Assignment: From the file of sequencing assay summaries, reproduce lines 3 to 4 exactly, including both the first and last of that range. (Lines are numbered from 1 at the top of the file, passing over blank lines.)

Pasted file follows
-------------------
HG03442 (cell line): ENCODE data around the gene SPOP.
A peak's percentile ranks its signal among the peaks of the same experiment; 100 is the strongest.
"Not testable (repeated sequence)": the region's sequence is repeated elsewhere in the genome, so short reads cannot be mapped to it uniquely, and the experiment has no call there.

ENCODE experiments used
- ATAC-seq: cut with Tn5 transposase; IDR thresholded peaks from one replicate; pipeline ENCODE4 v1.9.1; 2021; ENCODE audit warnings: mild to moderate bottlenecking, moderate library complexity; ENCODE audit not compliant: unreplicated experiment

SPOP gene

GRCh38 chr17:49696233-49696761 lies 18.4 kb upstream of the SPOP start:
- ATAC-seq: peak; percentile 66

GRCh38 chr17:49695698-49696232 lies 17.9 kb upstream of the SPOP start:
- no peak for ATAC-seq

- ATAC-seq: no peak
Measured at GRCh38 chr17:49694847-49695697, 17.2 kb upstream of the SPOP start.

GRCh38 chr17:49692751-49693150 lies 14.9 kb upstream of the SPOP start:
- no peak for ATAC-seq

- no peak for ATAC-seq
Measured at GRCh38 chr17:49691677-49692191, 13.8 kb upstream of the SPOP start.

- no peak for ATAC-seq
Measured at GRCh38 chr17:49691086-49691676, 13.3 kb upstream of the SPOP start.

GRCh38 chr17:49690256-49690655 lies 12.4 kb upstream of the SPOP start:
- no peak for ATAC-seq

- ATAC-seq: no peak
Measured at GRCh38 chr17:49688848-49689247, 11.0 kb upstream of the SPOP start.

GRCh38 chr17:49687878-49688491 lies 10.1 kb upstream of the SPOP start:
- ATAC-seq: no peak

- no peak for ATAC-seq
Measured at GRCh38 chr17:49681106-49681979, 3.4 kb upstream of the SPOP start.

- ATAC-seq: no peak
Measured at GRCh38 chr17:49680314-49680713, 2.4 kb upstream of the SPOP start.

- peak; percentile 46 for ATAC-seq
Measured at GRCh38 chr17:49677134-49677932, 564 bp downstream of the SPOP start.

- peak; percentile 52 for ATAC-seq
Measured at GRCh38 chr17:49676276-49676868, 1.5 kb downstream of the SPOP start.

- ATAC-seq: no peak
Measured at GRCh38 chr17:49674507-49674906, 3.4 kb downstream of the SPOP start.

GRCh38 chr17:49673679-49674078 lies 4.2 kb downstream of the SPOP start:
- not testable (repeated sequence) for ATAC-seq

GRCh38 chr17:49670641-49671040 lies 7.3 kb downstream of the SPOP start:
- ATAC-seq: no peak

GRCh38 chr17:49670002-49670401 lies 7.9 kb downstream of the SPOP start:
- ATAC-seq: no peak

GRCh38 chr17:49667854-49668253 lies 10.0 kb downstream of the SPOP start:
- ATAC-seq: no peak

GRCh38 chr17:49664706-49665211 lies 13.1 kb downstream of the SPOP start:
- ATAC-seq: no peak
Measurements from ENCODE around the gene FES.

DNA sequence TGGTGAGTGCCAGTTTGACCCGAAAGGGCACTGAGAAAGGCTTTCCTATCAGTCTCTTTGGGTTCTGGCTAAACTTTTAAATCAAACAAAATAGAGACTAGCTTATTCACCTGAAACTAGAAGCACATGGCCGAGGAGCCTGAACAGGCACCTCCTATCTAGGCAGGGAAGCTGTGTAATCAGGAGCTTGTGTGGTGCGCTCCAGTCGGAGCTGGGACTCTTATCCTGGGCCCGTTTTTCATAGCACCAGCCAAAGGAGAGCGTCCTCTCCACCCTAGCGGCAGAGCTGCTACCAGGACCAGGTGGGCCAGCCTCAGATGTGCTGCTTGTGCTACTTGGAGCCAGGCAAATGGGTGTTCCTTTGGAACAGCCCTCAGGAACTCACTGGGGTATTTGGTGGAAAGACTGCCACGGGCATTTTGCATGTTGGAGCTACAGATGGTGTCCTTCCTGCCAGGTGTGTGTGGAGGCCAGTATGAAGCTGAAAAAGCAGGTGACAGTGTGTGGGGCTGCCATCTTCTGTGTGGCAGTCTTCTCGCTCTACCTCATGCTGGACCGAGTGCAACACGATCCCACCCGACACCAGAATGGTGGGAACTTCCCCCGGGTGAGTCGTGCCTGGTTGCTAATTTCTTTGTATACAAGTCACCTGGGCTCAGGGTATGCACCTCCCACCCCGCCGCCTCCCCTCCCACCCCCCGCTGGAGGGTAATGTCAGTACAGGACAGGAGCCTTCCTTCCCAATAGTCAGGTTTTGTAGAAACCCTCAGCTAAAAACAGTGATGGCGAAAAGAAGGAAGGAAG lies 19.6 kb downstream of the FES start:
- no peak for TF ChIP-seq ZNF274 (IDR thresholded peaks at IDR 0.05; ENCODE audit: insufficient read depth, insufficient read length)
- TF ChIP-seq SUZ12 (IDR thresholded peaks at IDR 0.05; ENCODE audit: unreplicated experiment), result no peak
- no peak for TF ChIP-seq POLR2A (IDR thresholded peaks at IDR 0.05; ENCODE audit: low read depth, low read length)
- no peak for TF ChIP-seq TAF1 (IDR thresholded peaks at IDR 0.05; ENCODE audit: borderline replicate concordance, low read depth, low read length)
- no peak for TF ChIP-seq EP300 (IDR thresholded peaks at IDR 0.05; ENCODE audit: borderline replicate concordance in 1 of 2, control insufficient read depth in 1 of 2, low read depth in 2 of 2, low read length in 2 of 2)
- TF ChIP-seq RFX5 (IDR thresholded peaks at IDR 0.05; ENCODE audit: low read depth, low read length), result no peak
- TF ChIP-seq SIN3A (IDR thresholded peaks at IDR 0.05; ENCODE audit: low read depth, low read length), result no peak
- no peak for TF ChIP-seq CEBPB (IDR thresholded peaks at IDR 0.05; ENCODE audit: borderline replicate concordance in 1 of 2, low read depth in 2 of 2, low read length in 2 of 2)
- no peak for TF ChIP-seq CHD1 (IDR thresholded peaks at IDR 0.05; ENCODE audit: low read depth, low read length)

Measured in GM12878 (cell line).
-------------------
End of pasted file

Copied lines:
"Not testable (repeated sequence)": the region's sequence is repeated elsewhere in the genome, so short reads cannot be mapped to it uniquely, and the experiment has no call there.

ENCODE experiments used